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Florida begins a long effort to recover from Ian, an Arkansas school works to attract more students to higher education, and Massachusetts Narcan trainers enlist the public's help to prevent overdose deaths.


Hurricane Ian leaves severe flooding and millions without power in Florida, the Senate passed a spending bill to keep the government running to December, and senators aim for greater oversight of federal prisons.


Baseball is America's pastime, and more international players are taking the stage, rural communities can get help applying for federal funds through the CHIPS and Science Act, and a Texas university is helping more Black and Latina women pursue careers in agriculture.

ND Group: Redistricting Process Moving Too Fast


Friday, September 24, 2021   

BISMARCK, N.D. -- North Dakota lawmakers in charge of redistricting have approved a preliminary draft of new legislative boundaries, but voters' advocates said a lot is being done without as much public input as they'd like.

The latest version of the map was approved by the Republican-controlled redistricting committee Thursday. The panel has been meeting this month, with residents able to testify in-person or virtually.

Rick Gion, communications and policy director for North Dakota Voters First, said hearings were scheduled during working hours, limiting participation.

"We are concerned about making sure that citizens are engaged in this process," Gion explained.

He contended other states offer a greater number of public hearings that better accommodate people's schedules. Gion pointed out even with late-arriving census data affecting the process, he feels things are moving too quickly.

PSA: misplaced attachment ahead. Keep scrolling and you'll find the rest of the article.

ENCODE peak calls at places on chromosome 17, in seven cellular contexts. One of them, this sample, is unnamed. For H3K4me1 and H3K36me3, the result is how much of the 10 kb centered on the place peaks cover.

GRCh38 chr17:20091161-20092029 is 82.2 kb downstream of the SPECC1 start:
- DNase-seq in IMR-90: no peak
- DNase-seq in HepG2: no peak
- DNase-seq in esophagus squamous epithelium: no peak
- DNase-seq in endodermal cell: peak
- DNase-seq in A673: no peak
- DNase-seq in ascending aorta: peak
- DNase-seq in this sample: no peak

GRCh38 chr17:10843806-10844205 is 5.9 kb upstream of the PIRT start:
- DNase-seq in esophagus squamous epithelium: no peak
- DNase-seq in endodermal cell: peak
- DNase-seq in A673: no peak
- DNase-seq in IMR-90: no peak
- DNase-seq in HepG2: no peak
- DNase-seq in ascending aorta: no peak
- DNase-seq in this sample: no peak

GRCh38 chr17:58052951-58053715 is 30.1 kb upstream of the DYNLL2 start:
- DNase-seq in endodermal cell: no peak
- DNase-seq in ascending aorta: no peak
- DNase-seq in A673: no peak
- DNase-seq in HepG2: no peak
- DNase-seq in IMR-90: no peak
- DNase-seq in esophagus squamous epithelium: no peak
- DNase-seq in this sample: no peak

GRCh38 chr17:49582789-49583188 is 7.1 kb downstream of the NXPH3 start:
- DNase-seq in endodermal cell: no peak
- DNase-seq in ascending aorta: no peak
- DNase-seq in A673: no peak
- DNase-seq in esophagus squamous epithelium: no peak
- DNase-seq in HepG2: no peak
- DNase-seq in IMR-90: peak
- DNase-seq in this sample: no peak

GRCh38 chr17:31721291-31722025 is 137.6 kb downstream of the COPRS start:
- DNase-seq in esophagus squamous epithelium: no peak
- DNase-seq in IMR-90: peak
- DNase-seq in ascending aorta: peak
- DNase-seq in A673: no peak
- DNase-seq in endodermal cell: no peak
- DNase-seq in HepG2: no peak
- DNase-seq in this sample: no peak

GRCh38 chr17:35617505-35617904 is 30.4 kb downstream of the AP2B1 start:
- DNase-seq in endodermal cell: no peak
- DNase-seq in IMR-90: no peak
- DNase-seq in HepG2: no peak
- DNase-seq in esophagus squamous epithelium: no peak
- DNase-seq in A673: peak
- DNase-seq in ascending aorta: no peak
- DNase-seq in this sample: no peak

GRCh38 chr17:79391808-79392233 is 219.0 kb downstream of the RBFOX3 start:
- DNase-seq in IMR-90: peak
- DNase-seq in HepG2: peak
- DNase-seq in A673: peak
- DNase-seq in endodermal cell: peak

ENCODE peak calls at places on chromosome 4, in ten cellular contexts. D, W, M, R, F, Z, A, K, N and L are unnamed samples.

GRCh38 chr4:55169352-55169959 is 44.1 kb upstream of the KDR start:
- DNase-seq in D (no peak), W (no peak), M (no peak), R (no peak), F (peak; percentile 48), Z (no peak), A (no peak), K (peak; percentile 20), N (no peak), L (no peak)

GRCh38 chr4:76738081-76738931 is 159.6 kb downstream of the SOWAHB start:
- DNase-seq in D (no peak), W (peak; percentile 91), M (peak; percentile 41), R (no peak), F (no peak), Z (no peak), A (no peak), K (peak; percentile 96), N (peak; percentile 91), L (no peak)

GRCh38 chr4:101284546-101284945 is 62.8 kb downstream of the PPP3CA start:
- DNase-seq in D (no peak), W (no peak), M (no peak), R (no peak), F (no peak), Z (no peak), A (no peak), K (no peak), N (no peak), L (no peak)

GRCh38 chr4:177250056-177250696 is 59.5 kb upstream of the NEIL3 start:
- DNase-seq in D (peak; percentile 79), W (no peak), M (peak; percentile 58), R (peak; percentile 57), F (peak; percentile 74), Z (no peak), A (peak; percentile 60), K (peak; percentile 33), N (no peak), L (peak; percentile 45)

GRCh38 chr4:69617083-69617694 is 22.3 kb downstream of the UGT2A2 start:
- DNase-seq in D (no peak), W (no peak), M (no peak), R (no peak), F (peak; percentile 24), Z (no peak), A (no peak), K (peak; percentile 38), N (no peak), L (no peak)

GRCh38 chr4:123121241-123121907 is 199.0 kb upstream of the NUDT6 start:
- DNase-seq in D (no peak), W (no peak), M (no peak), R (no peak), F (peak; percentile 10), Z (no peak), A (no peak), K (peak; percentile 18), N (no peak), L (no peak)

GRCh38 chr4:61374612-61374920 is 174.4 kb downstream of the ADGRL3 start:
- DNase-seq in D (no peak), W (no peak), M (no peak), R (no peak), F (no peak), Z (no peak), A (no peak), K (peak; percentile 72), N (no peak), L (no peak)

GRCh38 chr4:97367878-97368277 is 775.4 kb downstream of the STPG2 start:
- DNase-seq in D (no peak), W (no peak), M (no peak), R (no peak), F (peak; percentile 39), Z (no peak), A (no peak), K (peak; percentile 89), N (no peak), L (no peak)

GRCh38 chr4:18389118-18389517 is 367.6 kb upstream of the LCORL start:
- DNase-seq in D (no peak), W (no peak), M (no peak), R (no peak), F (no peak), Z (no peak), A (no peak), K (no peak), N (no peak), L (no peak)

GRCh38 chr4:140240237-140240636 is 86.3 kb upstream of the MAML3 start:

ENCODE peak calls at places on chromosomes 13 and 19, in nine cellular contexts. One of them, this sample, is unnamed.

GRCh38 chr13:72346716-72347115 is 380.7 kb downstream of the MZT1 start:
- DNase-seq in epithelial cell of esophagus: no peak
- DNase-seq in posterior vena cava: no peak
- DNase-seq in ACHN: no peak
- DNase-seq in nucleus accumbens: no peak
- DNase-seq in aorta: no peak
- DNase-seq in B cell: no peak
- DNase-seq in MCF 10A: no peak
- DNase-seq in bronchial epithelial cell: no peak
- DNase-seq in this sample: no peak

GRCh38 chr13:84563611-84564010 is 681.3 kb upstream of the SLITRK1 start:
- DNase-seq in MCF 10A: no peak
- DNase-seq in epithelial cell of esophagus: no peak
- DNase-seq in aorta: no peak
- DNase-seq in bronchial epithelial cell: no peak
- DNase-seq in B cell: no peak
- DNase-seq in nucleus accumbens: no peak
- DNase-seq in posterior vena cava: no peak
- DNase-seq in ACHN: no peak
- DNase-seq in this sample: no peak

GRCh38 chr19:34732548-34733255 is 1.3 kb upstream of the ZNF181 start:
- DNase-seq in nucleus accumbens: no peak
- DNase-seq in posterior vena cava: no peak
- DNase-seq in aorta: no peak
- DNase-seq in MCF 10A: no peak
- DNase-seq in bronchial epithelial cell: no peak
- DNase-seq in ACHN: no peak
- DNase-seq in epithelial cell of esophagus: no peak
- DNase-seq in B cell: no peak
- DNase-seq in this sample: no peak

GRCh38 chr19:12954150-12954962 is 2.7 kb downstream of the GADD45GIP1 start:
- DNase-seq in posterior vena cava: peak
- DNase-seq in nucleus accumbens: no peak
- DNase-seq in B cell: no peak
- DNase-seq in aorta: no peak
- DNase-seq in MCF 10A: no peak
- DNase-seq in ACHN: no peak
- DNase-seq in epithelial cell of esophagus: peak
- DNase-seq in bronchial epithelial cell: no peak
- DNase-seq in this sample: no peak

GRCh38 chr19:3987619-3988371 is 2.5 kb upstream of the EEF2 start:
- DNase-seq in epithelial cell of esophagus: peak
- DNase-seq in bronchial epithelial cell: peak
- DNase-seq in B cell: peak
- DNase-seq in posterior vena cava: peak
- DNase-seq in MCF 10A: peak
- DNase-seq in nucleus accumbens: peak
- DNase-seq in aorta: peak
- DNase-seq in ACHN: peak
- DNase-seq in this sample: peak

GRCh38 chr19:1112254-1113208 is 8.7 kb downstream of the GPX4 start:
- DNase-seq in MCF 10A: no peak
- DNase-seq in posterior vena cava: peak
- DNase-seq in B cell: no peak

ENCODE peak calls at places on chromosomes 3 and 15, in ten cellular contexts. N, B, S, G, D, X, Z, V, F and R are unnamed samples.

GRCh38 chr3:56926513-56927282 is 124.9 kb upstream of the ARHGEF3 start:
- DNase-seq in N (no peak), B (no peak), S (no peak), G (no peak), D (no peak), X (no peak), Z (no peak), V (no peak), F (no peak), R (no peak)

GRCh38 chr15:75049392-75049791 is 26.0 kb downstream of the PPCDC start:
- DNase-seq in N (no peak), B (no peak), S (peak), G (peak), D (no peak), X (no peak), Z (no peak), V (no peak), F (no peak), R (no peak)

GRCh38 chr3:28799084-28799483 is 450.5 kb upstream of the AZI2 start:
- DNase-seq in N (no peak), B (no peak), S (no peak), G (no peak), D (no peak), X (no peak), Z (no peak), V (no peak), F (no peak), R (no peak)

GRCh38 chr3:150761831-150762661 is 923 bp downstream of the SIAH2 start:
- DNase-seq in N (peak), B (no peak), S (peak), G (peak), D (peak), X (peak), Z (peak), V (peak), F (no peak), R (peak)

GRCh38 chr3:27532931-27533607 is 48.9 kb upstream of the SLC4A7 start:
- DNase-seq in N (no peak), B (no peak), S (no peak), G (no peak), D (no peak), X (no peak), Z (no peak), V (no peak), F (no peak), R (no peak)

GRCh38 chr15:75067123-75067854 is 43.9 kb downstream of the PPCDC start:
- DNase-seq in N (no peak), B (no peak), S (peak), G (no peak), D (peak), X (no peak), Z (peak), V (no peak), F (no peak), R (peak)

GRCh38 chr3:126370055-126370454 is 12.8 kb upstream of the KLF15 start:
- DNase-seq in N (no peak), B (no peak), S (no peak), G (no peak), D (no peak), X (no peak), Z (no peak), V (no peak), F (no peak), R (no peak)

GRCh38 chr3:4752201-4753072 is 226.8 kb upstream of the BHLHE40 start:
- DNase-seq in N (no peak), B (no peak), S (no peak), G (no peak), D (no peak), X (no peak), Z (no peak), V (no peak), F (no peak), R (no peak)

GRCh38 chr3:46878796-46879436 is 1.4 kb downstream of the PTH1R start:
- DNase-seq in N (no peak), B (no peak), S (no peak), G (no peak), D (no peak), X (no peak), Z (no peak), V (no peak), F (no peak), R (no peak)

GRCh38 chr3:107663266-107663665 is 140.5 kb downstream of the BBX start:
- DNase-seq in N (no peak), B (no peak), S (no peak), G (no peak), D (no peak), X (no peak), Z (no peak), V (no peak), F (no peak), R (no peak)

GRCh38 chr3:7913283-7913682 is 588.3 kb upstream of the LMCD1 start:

Sen. Brad Bekkedahl, R-Williston, a member of the committee, argued the panel has done plenty to make hearings accessible, noting the public can weigh in during two more meetings next week.

Gion emphasized they're appealing for additional meetings beyond those currently scheduled. He added contrary to the wording published ahead of the process, his group feels proposed boundaries aren't being posted online in a timely fashion as constituents prepare their testimony.

"The maps are appearing during the meeting, mostly after the meetings," Gion observed. "People don't have time to review them beforehand, and go and testify."

He contended it raises questions about transparency in the overall process. Sen. Bekkedahl believes legislative staff has been moving quickly to relay the latest maps to the public.

The legislative maps are expected to be voted on by the full Legislature in a special session later this fall. The maps also need the governor's endorsement.

Disclosure: North Dakota Voters First contributes to our fund for reporting on Civic Engagement and Civil Rights. If you would like to help support news in the public interest, click here.

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